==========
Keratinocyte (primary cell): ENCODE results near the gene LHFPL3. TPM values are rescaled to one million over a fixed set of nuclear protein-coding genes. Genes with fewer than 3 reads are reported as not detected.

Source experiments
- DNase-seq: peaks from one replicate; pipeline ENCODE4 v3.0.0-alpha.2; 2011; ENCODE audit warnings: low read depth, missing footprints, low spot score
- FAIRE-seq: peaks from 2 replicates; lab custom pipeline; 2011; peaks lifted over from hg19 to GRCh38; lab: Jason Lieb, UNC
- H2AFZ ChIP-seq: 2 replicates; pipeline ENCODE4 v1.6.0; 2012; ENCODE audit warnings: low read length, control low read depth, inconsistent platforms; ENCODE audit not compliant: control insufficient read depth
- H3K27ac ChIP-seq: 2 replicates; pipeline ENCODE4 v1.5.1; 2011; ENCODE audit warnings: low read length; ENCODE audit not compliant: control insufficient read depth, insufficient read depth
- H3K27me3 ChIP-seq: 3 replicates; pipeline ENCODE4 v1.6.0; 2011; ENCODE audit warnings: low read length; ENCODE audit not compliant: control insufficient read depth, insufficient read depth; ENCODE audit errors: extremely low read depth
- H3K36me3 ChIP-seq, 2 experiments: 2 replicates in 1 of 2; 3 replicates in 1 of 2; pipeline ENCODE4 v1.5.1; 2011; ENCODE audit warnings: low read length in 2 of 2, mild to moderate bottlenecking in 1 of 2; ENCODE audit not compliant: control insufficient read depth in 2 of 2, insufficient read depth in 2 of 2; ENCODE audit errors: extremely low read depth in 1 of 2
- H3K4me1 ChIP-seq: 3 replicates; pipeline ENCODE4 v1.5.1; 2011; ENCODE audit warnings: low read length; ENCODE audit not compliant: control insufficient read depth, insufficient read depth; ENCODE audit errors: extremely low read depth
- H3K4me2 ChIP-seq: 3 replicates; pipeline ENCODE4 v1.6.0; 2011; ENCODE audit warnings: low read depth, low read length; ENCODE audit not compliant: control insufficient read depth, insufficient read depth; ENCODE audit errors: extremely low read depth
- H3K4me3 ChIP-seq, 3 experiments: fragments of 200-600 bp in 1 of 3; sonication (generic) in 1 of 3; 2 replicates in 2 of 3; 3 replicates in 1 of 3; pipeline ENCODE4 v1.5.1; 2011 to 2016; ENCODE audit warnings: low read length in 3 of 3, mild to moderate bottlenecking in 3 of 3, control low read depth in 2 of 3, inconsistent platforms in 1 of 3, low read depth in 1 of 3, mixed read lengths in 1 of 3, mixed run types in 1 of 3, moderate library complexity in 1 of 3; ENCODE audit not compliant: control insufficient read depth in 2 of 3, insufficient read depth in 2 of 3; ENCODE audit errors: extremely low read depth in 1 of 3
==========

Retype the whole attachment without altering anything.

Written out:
Keratinocyte (primary cell): ENCODE results near the gene LHFPL3. TPM values are rescaled to one million over a fixed set of nuclear protein-coding genes. Genes with fewer than 3 reads are reported as not detected.

Source experiments
- DNase-seq: peaks from one replicate; pipeline ENCODE4 v3.0.0-alpha.2; 2011; ENCODE audit warnings: low read depth, missing footprints, low spot score
- FAIRE-seq: peaks from 2 replicates; lab custom pipeline; 2011; peaks lifted over from hg19 to GRCh38; lab: Jason Lieb, UNC
- H2AFZ ChIP-seq: 2 replicates; pipeline ENCODE4 v1.6.0; 2012; ENCODE audit warnings: low read length, control low read depth, inconsistent platforms; ENCODE audit not compliant: control insufficient read depth
- H3K27ac ChIP-seq: 2 replicates; pipeline ENCODE4 v1.5.1; 2011; ENCODE audit warnings: low read length; ENCODE audit not compliant: control insufficient read depth, insufficient read depth
- H3K27me3 ChIP-seq: 3 replicates; pipeline ENCODE4 v1.6.0; 2011; ENCODE audit warnings: low read length; ENCODE audit not compliant: control insufficient read depth, insufficient read depth; ENCODE audit errors: extremely low read depth
- H3K36me3 ChIP-seq, 2 experiments: 2 replicates in 1 of 2; 3 replicates in 1 of 2; pipeline ENCODE4 v1.5.1; 2011; ENCODE audit warnings: low read length in 2 of 2, mild to moderate bottlenecking in 1 of 2; ENCODE audit not compliant: control insufficient read depth in 2 of 2, insufficient read depth in 2 of 2; ENCODE audit errors: extremely low read depth in 1 of 2
- H3K4me1 ChIP-seq: 3 replicates; pipeline ENCODE4 v1.5.1; 2011; ENCODE audit warnings: low read length; ENCODE audit not compliant: control insufficient read depth, insufficient read depth; ENCODE audit errors: extremely low read depth
- H3K4me2 ChIP-seq: 3 replicates; pipeline ENCODE4 v1.6.0; 2011; ENCODE audit warnings: low read depth, low read length; ENCODE audit not compliant: control insufficient read depth, insufficient read depth; ENCODE audit errors: extremely low read depth
- H3K4me3 ChIP-seq, 3 experiments: fragments of 200-600 bp in 1 of 3; sonication (generic) in 1 of 3; 2 replicates in 2 of 3; 3 replicates in 1 of 3; pipeline ENCODE4 v1.5.1; 2011 to 2016; ENCODE audit warnings: low read length in 3 of 3, mild to moderate bottlenecking in 3 of 3, control low read depth in 2 of 3, inconsistent platforms in 1 of 3, low read depth in 1 of 3, mixed read lengths in 1 of 3, mixed run types in 1 of 3, moderate library complexity in 1 of 3; ENCODE audit not compliant: control insufficient read depth in 2 of 3, insufficient read depth in 2 of 3; ENCODE audit errors: extremely low read depth in 1 of 3